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Howard, Cohen give Bears a strong backfield

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The following is the second of nine position previews in advance of training camp.

The Bears boast one of the NFL's most talented backfields, featuring the 1-2 punch of productive veteran Jordan Howard and dynamic second-year pro Tarik Cohen.

Howard enters his third year with the Bears after becoming the first player in franchise history to rush for at least 1,000 yards in each of his first two NFL seasons. The 2016 fifth-round draft pick from Indiana finished second in the league in rushing with 1,313 yards in 2016 and sixth with 1,122 yards in 2017.

Howard's 2,435 yards are the most by a Bears player in their first two seasons, and his 12 100-yard games are tied with the Cowboys' Ezekiel Elliott for the most by an NFL player over the last two years.

In April, first-year coach Matt Nagy told reporters that Howard "absolutely" would be the Bears' feature back this season, though the team plans to utilize other ballcarriers as well, primarily the game-breaking Cohen.

"[Howard] is going to be a guy that lines up and gets the ball," Nagy said at the time. "But at the same time, we're crazy if we use one back. That's not going to happen. We're going to use multiple backs."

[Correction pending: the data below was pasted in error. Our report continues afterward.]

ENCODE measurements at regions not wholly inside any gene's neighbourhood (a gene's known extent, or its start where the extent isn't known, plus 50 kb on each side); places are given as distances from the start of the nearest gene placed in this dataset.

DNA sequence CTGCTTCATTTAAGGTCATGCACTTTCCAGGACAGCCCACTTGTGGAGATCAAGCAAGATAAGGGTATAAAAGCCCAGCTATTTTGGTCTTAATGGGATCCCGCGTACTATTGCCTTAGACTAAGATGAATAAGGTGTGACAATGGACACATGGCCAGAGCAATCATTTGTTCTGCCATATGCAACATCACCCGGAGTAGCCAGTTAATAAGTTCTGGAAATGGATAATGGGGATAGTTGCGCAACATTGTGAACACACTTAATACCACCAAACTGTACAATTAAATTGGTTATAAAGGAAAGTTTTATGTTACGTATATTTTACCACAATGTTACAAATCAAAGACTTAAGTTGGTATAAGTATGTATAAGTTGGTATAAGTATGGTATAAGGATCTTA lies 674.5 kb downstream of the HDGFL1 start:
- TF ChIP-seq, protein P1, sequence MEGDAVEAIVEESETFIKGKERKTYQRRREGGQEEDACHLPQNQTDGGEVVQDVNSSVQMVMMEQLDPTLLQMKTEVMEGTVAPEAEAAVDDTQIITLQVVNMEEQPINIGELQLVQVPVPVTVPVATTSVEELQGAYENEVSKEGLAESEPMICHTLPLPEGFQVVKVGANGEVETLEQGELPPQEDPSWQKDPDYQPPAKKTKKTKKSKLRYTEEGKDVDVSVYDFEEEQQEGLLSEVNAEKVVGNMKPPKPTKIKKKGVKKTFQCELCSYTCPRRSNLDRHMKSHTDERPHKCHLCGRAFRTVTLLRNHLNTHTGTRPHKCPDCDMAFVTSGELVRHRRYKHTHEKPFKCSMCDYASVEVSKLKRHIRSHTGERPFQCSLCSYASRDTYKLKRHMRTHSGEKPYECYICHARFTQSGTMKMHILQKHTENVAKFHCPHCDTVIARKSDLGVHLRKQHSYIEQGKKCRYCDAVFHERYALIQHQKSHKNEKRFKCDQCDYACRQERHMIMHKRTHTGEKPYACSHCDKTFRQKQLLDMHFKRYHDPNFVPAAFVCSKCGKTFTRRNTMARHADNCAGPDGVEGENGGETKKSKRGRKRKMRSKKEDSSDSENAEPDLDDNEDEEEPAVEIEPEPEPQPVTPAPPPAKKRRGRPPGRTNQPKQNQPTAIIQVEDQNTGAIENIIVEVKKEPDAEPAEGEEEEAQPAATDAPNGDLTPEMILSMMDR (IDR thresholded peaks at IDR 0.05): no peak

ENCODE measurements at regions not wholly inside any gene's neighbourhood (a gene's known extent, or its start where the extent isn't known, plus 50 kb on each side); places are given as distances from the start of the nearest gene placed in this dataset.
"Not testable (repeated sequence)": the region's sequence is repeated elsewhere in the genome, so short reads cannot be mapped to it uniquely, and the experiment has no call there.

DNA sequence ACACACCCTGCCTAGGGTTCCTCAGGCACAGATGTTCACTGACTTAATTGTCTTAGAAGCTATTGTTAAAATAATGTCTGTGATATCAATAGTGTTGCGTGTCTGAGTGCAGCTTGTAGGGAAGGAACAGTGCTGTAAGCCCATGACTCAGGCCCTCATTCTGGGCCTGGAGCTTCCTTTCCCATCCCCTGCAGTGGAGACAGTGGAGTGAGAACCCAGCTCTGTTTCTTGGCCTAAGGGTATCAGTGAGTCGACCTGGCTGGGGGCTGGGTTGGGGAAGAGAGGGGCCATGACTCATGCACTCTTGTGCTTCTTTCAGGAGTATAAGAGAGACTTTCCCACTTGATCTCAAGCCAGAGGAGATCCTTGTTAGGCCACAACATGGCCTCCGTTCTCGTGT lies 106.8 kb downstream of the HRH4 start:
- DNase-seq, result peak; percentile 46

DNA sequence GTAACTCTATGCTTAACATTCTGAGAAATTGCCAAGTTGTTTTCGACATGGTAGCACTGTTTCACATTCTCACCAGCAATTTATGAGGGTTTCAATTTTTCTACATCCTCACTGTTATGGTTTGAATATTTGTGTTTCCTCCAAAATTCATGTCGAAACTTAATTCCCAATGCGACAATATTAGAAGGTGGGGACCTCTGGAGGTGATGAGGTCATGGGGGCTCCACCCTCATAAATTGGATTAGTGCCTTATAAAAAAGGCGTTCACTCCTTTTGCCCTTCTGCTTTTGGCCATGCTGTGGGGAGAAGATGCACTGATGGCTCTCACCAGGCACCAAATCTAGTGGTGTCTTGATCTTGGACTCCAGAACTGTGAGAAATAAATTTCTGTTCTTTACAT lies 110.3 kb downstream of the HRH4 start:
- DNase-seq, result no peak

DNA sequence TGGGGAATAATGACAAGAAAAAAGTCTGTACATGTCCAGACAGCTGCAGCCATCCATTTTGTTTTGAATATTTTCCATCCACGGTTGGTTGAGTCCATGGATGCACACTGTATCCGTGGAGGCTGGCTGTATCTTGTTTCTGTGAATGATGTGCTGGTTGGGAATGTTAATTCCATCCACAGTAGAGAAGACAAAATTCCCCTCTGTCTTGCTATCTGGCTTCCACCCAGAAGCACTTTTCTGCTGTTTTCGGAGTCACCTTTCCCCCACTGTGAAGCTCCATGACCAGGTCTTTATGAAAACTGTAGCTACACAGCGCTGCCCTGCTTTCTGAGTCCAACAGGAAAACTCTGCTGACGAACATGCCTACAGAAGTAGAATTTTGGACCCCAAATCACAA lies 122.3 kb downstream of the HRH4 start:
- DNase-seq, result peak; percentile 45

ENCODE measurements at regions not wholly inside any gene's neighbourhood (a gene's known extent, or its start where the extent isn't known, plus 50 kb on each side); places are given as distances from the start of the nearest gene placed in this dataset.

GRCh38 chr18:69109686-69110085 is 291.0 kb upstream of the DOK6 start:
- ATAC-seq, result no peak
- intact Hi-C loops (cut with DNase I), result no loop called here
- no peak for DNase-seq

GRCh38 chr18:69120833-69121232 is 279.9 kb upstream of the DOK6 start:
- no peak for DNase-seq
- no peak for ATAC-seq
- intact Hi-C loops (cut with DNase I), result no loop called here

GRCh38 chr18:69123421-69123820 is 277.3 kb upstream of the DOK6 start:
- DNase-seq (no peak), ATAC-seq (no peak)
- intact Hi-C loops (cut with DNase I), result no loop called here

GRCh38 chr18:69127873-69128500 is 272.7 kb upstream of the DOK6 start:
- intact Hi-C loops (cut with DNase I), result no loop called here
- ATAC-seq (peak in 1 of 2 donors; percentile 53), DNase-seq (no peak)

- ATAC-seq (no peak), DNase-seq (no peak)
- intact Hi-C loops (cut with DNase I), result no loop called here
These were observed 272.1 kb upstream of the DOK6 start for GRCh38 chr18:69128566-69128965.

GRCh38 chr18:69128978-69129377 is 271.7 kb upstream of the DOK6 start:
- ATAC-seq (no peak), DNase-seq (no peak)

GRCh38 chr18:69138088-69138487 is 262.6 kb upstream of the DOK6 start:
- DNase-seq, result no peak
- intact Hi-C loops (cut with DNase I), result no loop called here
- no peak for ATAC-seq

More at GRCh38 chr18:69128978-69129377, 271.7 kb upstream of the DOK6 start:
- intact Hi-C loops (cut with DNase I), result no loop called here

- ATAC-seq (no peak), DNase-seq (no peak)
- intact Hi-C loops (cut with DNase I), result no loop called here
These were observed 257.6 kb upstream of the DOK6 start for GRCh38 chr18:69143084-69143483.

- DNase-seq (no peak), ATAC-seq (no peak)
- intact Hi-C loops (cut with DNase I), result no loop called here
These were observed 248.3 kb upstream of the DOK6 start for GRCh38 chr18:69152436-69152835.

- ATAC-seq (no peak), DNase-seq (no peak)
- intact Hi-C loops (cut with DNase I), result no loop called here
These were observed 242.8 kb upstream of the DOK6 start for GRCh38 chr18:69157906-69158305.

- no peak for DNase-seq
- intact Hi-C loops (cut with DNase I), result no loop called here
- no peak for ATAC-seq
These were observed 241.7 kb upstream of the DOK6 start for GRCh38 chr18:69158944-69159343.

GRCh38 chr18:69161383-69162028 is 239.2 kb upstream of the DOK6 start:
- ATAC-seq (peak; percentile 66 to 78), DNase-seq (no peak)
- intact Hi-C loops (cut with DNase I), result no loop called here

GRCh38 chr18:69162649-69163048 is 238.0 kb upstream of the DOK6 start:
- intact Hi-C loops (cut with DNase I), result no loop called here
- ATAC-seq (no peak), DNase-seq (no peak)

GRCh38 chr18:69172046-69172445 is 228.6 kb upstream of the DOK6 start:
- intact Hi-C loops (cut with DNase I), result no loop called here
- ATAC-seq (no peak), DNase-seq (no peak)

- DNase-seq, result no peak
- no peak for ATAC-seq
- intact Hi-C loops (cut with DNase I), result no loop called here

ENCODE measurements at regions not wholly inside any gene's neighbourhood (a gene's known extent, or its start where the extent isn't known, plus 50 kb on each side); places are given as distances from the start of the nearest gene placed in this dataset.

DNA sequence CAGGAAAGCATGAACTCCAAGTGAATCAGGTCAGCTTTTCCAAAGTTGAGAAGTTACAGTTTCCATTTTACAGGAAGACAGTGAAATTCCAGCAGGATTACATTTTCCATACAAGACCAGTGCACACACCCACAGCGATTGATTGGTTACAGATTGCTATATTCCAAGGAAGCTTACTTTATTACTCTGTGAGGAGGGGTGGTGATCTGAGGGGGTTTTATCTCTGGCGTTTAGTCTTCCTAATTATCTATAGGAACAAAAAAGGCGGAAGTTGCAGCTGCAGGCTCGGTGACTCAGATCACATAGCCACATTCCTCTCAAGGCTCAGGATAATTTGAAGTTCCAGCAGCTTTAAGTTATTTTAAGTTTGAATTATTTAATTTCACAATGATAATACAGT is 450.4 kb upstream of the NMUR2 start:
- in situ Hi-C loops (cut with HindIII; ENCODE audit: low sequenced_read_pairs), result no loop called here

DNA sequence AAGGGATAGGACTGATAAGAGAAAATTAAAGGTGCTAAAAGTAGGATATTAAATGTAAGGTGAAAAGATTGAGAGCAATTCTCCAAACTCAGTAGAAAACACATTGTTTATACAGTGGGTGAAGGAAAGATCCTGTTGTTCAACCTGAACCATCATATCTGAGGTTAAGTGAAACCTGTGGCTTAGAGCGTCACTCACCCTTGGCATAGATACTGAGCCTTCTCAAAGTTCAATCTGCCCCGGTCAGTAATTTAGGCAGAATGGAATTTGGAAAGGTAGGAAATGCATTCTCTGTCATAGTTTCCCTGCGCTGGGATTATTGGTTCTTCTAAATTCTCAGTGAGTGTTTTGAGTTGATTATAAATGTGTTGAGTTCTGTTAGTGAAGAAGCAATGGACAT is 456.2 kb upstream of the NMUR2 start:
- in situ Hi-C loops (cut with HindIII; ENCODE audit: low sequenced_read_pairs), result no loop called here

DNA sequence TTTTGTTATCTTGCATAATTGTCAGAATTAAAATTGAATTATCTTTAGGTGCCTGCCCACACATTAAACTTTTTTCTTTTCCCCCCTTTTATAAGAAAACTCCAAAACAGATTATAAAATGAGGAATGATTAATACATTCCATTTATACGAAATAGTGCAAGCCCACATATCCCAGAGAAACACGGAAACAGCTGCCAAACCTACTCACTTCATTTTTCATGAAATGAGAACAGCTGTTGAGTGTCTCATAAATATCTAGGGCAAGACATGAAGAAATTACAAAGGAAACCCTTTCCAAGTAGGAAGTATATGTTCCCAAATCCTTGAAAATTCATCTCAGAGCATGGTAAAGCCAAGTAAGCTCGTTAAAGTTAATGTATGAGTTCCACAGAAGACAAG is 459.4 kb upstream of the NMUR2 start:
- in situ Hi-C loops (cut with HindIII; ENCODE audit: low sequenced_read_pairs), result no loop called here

Cohen made an immediate impact as a rookie last season, displaying the same explosive game-breaking ability that earned him the nickname "The Human Joystick" at North Carolina A&T.

Selected by the Bears in the fourth round of last year's draft, Cohen rushed for 370 yards and two touchdowns on 87 carries, caught 53 passes for 358 yards and one TD, averaged 9.4 yards with one touchdown on 29 punt returns, averaged 22.4 yards on 26 kickoff returns and even threw a touchdown pass.

In the process, Cohen became the first NFL rookie to generate a touchdown on a rush, reception, pass and punt return in a single season since Bears Hall of Famer Gale Sayers in 1965 and the first NFL player to do so since Terry Metcalf in 1975.

Third running back Benny Cunningham is also a key member of the backfield. Although the veteran receives limited reps on offense, his value in the locker room was evident last year when he was awarded the Brian Piccolo Award (along with Cohen).

Bears players vote for teammates who best exemplify the courage, loyalty, teamwork, dedication and sense of humor of Brian Piccolo, a Bears running back who died from embryonal cell carcinoma on June 16, 1970 at the age of 26.

Cunningham appeared in 14 games last year in his first season with the Bears. The versatile 5-10, 217-pounder rushed for 29 yards on nine carries, caught 20 passes for 240 yards and two touchdowns—including a 38-yarder from Patrick O'Donnell on a fake punt against the Vikings—averaged 21.0 yards on seven kickoff returns and made six special teams tackles.

During the offseason, NFL.com's Bucky Brooks ranked the Bears as having the league's fourth best "backfield by committee."

"For a team that won just five games in 2017, the Bears have plenty of reasons for optimism heading into the new season," Brooks wrote. "And a lot of the positive vibes spawn from this 1-2 backfield punch, which gave opponents fits last fall.

"Considering Matt Nagy's experience working with versatile playmakers in Kansas City, the Bears' backfield could be a treat to watch in 2018."

The only backfields Brooks ranked ahead of the Bears were the Saints with Alvin Kamara and Mark Ingram, the Falcons with Devonta Freeman and Tevin Coleman, and the Titans with Derrick Henry and Dion Lewis.

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